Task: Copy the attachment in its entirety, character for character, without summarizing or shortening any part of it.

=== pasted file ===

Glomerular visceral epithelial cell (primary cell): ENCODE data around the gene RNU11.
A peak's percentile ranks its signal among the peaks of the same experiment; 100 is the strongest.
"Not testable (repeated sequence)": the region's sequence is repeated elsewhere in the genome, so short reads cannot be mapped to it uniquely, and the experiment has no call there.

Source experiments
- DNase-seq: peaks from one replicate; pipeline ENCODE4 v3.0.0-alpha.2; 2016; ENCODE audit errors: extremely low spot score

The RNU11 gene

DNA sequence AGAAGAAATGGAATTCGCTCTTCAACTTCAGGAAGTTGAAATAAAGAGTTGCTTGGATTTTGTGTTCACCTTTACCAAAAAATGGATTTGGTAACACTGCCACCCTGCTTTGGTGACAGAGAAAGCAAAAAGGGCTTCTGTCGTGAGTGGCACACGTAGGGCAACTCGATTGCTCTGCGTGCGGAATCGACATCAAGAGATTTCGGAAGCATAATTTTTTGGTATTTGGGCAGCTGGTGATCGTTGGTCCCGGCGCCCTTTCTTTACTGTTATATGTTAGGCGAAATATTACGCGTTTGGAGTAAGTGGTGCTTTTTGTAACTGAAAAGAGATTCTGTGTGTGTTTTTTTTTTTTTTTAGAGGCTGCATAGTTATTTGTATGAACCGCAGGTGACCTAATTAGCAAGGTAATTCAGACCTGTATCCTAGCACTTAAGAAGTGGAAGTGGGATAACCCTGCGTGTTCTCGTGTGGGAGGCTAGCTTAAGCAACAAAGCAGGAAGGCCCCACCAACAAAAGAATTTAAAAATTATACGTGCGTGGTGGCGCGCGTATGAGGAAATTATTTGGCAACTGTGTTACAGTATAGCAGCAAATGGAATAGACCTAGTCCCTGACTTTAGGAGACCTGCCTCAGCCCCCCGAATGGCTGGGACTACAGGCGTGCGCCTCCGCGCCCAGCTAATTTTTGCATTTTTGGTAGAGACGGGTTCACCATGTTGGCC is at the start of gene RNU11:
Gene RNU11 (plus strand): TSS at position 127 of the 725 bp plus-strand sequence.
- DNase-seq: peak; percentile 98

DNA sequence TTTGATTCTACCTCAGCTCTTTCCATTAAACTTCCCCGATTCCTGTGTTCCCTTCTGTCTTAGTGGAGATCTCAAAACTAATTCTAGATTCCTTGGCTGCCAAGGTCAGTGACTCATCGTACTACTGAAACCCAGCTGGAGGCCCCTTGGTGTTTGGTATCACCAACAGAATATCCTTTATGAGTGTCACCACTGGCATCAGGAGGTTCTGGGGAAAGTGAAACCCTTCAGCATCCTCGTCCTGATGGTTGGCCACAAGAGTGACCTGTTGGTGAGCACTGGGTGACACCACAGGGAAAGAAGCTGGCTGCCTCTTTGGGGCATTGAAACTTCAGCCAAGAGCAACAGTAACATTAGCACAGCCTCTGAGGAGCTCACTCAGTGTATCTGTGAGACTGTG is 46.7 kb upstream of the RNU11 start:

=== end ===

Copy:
Glomerular visceral epithelial cell (primary cell): ENCODE data around the gene RNU11.
A peak's percentile ranks its signal among the peaks of the same experiment; 100 is the strongest.
"Not testable (repeated sequence)": the region's sequence is repeated elsewhere in the genome, so short reads cannot be mapped to it uniquely, and the experiment has no call there.

Source experiments
- DNase-seq: peaks from one replicate; pipeline ENCODE4 v3.0.0-alpha.2; 2016; ENCODE audit errors: extremely low spot score

The RNU11 gene

DNA sequence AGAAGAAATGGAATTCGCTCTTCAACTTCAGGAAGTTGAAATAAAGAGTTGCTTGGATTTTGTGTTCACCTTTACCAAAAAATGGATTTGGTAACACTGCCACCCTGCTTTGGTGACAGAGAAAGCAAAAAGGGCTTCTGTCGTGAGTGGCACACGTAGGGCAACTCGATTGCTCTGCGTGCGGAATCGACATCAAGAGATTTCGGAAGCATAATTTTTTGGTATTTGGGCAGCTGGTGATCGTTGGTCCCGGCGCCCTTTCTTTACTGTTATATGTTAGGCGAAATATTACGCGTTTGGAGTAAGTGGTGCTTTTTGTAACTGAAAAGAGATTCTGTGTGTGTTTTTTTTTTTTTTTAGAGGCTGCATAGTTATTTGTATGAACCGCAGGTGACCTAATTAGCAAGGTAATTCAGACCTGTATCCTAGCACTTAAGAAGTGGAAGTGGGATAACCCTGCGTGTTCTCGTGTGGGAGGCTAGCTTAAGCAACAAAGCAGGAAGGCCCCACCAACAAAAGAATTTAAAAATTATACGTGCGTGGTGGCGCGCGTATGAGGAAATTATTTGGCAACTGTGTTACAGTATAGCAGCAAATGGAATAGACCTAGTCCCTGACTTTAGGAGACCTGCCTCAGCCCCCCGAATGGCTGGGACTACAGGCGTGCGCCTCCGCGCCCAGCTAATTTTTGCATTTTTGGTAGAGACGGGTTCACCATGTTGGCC is at the start of gene RNU11:
Gene RNU11 (plus strand): TSS at position 127 of the 725 bp plus-strand sequence.
- DNase-seq: peak; percentile 98

DNA sequence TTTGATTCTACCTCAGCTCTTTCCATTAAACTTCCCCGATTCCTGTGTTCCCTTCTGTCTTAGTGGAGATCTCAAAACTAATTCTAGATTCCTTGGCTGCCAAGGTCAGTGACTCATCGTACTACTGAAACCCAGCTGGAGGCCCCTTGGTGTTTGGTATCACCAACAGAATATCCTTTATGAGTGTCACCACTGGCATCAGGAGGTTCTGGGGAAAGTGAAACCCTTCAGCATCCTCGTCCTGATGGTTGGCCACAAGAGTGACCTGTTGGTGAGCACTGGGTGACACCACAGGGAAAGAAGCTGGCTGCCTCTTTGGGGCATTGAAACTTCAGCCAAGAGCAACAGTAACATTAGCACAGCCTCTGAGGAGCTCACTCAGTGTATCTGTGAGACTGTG is 46.7 kb upstream of the RNU11 start: